Nearly 600 Colliers professionals and clients attended the National Industrial Conference in Austin on October 6-7. Here are 10 takeaways and observations surrounding capital markets.
Prologis closed on its acquisition of Duke Realty earlier in the week. Prologis doesn’t use much debt, so despite a credit market upheaval, this transaction was able to go through.
Lenders are focused on primary markets, suggesting liquidity challenges will be more pronounced in secondary and tertiary markets. However, local and regional banks have stepped up their lending.
Tenant credit – and risk – matter again. While the markets have been liquid as of late, buyers were willing to look past marginal credit.
It is hard to reconcile the strength of market fundamentals with the challenges investors have with transacting. This disconnect is not normal.
Investors need to consider “real” returns, taking inflation into account. Market participants are looking for positive news on the inflation front, not just a data point but a trend.
Buyers’ profiles have changed. What was, most recently, an institutionally dominated market is now a private/exchange buyer-driven market.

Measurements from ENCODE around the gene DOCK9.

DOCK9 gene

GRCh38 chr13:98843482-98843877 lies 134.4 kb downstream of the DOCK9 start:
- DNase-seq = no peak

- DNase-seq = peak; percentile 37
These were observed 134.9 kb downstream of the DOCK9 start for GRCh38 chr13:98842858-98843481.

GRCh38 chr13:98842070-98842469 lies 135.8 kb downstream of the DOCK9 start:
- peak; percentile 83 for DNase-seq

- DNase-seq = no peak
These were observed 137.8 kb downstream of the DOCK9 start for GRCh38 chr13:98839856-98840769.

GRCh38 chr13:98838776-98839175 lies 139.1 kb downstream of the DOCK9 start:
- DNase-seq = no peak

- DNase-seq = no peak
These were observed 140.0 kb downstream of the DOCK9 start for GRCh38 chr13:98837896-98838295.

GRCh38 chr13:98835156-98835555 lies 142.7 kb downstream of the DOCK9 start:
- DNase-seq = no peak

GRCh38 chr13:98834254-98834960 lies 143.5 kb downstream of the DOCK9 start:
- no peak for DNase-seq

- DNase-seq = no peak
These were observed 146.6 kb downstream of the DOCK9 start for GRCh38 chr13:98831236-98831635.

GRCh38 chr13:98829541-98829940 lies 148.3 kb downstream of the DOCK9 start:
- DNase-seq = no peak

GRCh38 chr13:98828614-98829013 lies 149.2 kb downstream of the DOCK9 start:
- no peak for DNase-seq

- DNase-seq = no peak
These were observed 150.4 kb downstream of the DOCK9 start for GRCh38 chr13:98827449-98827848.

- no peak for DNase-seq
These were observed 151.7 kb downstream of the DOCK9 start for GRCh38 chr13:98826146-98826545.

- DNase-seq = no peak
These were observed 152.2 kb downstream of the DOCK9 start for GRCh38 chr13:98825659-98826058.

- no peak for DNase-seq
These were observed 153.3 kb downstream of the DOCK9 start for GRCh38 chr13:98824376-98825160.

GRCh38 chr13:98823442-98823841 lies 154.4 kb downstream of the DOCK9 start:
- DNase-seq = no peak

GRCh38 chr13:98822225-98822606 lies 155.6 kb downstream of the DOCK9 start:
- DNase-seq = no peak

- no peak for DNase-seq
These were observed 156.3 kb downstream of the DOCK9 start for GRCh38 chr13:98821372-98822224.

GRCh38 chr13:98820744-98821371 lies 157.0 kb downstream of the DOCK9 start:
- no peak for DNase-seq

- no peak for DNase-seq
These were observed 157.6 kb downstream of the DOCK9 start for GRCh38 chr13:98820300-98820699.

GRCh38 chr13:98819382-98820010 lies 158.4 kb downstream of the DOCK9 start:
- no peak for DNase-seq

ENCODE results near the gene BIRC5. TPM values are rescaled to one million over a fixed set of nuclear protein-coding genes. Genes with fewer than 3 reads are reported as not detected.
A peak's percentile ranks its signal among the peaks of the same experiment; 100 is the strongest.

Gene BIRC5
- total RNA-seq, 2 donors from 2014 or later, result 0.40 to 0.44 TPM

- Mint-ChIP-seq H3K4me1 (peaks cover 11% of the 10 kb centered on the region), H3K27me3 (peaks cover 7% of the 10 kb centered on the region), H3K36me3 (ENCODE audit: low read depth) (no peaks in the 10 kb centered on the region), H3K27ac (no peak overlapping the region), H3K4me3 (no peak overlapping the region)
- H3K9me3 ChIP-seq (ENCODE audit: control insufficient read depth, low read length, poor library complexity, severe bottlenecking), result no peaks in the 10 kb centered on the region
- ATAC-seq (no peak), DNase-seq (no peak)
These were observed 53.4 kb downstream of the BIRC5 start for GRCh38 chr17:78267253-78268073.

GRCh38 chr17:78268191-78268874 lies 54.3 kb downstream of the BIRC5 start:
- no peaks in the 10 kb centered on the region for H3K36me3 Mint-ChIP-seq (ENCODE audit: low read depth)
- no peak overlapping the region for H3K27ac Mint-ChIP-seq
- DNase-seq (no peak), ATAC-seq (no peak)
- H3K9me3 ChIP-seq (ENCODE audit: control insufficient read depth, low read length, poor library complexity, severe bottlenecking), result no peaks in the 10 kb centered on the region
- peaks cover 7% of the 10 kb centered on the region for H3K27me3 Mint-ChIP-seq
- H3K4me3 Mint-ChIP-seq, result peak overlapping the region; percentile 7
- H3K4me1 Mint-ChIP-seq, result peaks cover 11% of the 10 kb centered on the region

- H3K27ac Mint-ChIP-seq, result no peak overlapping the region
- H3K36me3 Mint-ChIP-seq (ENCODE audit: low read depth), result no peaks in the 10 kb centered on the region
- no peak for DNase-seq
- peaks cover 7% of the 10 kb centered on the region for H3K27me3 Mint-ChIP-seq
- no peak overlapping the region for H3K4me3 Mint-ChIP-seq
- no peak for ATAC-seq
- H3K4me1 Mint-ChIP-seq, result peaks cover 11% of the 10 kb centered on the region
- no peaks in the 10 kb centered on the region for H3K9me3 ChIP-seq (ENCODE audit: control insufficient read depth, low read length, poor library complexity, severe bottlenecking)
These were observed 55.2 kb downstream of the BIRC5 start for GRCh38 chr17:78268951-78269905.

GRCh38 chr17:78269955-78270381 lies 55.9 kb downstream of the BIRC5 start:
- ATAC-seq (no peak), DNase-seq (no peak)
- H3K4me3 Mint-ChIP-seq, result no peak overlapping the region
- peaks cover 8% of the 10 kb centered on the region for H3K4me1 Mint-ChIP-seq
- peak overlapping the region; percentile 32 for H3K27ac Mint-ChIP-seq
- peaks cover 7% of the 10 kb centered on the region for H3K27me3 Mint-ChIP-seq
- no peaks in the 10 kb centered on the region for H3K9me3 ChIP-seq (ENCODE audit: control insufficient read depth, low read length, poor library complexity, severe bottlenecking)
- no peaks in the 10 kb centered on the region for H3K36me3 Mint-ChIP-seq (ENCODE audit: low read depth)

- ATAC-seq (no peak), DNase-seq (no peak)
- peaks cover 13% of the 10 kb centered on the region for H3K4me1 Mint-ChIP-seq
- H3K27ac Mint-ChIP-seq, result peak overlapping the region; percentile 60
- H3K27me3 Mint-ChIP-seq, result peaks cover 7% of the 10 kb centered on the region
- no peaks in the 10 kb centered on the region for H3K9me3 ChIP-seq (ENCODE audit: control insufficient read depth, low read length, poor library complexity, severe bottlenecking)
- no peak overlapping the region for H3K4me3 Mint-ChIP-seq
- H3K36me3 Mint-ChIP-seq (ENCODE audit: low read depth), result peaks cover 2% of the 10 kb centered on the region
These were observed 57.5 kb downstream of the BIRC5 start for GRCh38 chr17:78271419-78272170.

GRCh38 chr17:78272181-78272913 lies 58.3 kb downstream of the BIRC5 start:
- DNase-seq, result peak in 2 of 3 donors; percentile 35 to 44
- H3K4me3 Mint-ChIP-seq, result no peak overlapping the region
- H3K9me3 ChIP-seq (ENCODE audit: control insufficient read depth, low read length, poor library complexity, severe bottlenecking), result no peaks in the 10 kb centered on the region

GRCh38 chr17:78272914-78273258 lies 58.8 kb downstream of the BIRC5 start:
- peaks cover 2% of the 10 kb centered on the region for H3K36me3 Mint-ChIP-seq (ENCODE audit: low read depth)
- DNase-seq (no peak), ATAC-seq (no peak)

Opportunity lies in the best infill locations. The durability of a site and being as close to consumption as possible were top priorities for investors.
Panelists questioned whether fear of an economic slowdown or recession would drive rent down. One speaker noted a 15% reduction in rent was equal to a 75 basis point increase in cap rates.
Investors used to be comfortable with negative leverage if the mark-to-market event happened during their hold period. Today that has narrowed to two, possibly three years.
Overheard during networking: deals are falling through, and this seemed to ramp up in the first week of October.
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